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Microsoft: Loving its buses more and Sound Transit less

Now, we all know Microsoft was a big – like $200,000 big – supporter of Sound Transit's 2007 measure to expand light rail around Puget Sound. But as Mike Lindblom at The Seattle Times reported on Monday, the Redmond tech giant only plans to give $10,000 to the supporters of Proposition 1, this year's Sound Transit measure.

Sorry, Sound Transit. You are out of luck.

Now, we all know Microsoft was a big – like $200,000 big – supporter of Sound Transit's 2007 measure to expand light rail around Puget Sound. But as Mike Lindblom at The Seattle Times reported on Monday, the Redmond tech giant only plans to give $10,000 to the supporters of Proposition 1, this year's Sound Transit measure.

Sorry, Sound Transit. You are out of luck.

So. Why isn't Microsoft spending big on transportation this year? Actually, they are – just not on Proposition 1. Seattle Times technology reporter Benjamin Romano reports the company plans to double its year-old shuttle system for transporting employees from the Redmond campus to communities around the region.

On Oct. 6, the company is launching service to nine more areas:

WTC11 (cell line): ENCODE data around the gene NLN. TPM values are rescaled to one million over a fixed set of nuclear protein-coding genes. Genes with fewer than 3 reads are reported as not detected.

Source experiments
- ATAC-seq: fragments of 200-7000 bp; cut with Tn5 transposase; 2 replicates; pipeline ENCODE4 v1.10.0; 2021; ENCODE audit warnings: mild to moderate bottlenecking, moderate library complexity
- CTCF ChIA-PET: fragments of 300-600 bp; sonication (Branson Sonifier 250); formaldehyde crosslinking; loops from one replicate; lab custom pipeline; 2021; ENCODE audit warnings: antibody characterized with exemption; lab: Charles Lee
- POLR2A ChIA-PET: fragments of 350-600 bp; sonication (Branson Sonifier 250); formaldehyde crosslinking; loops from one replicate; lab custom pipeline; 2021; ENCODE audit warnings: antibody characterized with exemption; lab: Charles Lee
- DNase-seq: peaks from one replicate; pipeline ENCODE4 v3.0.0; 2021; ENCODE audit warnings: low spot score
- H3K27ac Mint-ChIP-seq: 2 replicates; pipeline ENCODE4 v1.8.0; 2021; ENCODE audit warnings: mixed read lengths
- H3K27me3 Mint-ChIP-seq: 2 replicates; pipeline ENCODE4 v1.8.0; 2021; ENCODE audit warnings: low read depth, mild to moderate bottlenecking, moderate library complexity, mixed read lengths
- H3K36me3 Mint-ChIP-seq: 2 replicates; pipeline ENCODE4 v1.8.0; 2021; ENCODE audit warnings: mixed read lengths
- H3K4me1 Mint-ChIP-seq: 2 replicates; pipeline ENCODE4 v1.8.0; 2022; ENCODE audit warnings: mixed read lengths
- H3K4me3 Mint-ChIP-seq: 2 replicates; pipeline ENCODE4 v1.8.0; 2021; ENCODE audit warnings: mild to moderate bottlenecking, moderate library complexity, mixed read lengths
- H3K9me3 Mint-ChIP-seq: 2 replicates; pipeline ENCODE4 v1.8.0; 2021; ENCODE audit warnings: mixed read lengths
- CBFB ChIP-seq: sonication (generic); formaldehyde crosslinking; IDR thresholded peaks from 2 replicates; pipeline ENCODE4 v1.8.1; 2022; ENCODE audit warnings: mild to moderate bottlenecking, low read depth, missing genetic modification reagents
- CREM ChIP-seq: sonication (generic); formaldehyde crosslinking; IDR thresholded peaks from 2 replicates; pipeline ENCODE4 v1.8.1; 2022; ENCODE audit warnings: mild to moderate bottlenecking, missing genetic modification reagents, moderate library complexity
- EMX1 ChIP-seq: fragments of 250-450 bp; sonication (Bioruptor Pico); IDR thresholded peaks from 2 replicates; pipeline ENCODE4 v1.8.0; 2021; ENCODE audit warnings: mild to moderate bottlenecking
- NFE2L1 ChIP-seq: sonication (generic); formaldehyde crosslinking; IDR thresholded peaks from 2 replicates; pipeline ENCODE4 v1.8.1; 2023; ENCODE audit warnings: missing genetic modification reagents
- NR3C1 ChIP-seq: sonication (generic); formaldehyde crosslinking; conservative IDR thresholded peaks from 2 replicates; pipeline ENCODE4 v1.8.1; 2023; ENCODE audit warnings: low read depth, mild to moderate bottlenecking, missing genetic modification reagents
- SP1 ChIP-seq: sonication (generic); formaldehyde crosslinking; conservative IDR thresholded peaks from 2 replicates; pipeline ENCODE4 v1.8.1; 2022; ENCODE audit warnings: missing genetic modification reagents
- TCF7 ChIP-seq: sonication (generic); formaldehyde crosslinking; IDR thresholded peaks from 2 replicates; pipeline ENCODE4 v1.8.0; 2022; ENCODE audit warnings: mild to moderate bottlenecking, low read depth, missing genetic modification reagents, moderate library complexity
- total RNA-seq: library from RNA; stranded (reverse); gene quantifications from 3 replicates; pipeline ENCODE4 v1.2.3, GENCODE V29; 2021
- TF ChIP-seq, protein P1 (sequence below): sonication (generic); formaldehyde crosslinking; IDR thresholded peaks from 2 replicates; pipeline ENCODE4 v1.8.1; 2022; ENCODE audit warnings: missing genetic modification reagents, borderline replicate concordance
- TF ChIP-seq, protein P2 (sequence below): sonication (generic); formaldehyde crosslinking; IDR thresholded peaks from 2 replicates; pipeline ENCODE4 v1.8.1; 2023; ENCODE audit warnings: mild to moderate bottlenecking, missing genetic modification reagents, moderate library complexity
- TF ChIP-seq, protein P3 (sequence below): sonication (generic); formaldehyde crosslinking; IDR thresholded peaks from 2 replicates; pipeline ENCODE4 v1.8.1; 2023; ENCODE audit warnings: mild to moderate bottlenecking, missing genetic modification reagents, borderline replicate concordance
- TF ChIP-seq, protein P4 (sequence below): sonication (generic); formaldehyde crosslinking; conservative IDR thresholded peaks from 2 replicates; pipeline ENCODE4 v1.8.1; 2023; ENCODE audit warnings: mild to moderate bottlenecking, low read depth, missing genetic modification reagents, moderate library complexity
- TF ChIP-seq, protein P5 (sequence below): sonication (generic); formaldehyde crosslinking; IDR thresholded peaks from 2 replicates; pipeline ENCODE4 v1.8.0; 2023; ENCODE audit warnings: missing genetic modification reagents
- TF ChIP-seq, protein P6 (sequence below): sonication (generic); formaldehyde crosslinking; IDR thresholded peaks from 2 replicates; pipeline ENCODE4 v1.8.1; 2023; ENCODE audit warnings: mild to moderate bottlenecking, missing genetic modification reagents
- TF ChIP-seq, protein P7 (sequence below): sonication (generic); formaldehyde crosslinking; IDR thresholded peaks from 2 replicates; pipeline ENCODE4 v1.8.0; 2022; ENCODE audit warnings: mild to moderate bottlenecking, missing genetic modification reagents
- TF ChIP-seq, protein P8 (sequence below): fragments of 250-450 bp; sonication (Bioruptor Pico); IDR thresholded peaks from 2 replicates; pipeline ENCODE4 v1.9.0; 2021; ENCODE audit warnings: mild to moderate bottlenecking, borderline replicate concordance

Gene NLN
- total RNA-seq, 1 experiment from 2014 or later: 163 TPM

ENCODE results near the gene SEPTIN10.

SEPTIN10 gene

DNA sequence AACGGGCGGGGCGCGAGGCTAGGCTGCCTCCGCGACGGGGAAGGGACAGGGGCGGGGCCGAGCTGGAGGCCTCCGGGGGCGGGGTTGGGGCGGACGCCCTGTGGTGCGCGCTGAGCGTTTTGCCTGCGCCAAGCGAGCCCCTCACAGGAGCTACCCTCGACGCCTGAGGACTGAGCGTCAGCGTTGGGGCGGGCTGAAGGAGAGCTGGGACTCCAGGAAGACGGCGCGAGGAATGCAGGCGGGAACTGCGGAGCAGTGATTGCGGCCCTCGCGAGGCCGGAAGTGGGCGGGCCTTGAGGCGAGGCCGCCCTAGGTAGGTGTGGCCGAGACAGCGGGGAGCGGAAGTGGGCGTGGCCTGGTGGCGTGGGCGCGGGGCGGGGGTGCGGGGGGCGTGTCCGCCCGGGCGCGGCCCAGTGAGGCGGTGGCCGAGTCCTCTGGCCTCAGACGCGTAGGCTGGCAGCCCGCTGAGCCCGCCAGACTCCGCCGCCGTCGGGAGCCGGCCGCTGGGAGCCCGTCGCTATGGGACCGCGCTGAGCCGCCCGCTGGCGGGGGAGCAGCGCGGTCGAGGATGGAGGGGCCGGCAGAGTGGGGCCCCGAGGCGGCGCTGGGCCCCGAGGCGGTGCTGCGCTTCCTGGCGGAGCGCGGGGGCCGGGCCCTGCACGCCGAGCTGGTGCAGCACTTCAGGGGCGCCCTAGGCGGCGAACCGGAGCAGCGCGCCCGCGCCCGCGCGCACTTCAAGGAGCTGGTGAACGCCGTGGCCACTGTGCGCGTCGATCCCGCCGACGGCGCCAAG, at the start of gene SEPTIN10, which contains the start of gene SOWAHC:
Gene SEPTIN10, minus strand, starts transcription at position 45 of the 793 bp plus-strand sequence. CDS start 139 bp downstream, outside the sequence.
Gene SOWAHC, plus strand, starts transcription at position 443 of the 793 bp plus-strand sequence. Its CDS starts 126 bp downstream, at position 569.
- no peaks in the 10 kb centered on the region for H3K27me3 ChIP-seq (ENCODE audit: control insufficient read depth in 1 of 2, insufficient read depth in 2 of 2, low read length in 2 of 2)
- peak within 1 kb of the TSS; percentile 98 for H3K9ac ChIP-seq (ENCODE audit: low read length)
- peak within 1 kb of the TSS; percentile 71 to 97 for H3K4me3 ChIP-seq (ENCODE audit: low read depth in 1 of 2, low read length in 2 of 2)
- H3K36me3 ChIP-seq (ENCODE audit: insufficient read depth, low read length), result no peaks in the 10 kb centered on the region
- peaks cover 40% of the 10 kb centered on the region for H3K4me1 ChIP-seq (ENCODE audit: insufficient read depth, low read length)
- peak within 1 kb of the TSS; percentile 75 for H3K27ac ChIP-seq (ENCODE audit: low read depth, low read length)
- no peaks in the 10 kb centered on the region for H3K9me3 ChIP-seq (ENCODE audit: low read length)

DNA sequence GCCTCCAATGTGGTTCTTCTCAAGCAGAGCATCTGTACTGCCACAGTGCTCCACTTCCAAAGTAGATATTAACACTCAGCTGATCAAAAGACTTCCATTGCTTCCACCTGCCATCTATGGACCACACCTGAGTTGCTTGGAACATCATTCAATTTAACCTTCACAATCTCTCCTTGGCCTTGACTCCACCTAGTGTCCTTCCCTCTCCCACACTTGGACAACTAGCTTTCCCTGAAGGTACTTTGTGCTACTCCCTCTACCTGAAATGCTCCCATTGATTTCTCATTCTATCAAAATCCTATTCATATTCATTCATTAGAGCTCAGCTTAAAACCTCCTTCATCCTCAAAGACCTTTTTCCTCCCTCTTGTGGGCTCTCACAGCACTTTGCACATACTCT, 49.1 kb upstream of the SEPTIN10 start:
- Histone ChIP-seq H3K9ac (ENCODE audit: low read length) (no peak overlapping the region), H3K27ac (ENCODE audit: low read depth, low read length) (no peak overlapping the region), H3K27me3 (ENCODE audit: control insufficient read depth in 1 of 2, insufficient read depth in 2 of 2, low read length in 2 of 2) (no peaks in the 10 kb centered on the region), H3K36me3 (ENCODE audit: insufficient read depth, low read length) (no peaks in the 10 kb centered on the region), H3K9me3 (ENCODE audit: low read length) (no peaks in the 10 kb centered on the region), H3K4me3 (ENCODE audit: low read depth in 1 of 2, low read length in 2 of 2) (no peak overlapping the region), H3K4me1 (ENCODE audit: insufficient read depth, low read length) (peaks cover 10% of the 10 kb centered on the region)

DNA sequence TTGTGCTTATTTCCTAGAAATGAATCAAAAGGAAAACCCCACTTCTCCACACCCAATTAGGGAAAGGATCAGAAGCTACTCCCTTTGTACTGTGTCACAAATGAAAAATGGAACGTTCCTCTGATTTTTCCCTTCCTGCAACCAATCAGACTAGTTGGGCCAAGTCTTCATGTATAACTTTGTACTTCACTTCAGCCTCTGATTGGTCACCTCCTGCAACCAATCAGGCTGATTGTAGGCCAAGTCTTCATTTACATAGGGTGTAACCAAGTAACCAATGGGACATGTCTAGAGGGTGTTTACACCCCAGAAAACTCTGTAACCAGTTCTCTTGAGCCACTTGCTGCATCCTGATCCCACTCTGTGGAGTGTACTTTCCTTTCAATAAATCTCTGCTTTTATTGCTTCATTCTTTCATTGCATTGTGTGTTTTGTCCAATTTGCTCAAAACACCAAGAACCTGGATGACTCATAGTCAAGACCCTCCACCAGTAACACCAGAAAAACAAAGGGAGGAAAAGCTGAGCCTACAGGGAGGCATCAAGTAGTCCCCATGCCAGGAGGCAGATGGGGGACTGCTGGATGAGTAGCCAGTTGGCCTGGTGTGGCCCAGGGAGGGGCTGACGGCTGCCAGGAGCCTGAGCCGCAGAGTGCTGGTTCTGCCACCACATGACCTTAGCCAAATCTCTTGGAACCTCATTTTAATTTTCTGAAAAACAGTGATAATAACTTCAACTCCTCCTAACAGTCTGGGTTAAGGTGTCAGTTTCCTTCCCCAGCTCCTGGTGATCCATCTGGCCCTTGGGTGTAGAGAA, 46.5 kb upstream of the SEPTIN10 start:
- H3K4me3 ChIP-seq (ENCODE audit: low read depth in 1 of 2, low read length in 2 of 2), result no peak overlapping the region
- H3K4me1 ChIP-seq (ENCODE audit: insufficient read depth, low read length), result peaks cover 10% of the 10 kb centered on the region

-- Redmond Ridge -- Monroe -- Snohomish / Woodinville -- West Seattle -- Columbia City / Mount Baker -- Leschi / Madrona / Madison Park -- Maple Valley -- South Everett (extension of the current Mill Creek Express route) -- Kent/Tukwila-Renton (extension of the current Tukwila / Renton Express route)

The company is also modifying routes and schedules to Cottage Lake / Redmond and Duvall, and Ballard / Whittier Heights.

The expansion comes five months after the company added routes to North Seattle and the Eastside.

So far, 8,650 employees have used the service for a total of 380,000 rides, according to Microsoft.

While Microsoft takes its transportation troubles into its own hands, the low-budget Mass Transit Now campaign appears to be lacking the big business backers it had last year. Boeing hasn't made a contribution to the campaign, though it seems likely to be forthcoming. Will they follow Microsoft's lead? Will any local business giants get behind ST2? And with Microsoft normally the pace-setter for such contributions, does that mean other companies will give at correspondingly low levels?

None of this bodes well for a proposal headed towards its second run-in with Puget Sound voters. ST2 comes at a time when the economic jitters make rich bond issues harder to pass and when jammed buses are making voters eager for the quick relief of more buses rather than the slow timetable for "rapid" transit. But will that translate into "no" votes?

Clark Fredricksen is a Crosscut staff writer. You can reach him at clark.fredricksen@crosscut.com.


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